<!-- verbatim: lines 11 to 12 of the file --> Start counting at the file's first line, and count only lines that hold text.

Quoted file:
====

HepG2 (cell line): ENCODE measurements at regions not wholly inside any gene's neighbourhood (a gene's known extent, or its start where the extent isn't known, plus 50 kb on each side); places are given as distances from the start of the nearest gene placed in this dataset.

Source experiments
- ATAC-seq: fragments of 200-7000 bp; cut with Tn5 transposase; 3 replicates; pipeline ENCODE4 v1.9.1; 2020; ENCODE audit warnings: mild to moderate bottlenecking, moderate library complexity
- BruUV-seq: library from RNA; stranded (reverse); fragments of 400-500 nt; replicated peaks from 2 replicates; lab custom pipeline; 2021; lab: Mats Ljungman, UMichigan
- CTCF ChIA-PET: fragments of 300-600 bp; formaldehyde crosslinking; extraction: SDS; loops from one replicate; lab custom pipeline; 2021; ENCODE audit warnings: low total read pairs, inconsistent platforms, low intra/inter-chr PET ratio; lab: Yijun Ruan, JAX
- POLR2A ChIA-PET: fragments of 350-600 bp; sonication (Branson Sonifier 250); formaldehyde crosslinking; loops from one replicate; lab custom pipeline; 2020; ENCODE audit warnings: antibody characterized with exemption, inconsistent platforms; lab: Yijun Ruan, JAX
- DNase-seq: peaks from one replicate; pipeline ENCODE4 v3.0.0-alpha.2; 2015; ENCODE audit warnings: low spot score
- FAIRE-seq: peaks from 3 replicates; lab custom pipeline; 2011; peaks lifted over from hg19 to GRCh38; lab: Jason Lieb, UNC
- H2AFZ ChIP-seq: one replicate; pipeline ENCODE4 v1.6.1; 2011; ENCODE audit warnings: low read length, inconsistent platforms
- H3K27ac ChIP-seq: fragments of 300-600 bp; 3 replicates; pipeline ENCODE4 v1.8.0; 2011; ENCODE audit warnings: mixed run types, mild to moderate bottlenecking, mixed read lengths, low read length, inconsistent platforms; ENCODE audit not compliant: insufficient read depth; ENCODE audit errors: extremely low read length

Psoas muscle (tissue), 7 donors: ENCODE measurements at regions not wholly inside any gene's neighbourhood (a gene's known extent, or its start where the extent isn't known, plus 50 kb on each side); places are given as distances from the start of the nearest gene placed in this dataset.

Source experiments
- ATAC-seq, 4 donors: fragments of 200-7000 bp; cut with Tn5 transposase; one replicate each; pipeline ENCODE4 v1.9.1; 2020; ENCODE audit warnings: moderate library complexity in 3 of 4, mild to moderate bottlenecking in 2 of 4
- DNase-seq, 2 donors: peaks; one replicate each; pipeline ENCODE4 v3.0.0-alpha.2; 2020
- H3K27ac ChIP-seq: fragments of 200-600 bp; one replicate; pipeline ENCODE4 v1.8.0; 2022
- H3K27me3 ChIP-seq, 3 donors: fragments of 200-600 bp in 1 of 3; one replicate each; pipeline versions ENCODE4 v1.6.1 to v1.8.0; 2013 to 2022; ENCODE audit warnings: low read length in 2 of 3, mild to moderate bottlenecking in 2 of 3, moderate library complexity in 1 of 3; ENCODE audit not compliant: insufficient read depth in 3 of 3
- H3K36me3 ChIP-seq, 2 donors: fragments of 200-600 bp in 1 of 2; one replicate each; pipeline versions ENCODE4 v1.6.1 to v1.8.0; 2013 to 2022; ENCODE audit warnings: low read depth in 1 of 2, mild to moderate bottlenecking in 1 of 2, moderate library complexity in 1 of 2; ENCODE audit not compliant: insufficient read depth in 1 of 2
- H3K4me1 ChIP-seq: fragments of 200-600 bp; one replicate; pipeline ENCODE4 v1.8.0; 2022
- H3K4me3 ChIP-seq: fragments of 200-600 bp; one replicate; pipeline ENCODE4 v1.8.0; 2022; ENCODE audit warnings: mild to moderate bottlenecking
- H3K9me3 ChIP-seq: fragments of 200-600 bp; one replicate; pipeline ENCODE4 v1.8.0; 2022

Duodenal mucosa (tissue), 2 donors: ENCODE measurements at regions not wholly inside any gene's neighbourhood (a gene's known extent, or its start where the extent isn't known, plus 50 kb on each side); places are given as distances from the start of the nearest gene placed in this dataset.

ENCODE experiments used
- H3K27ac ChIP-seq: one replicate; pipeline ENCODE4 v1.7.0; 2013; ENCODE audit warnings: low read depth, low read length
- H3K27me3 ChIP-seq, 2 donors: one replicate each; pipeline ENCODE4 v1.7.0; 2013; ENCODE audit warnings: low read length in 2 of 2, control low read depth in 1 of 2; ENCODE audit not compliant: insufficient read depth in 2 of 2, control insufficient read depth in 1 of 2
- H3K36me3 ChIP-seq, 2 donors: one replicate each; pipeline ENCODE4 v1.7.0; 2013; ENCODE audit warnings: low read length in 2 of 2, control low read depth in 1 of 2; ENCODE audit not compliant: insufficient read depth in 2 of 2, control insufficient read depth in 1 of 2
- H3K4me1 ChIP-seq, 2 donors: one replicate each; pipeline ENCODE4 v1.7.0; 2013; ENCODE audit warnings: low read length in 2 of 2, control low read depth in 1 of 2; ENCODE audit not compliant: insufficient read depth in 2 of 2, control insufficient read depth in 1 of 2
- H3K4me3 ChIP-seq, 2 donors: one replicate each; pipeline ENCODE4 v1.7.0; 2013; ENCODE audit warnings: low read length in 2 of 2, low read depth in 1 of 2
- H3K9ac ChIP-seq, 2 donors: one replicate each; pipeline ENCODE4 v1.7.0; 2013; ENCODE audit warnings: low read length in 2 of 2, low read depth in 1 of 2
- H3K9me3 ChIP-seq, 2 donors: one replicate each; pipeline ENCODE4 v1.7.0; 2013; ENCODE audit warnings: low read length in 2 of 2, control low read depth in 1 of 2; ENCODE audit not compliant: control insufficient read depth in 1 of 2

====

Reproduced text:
Psoas muscle (tissue), 7 donors: ENCODE measurements at regions not wholly inside any gene's neighbourhood (a gene's known extent, or its start where the extent isn't known, plus 50 kb on each side); places are given as distances from the start of the nearest gene placed in this dataset.

Source experiments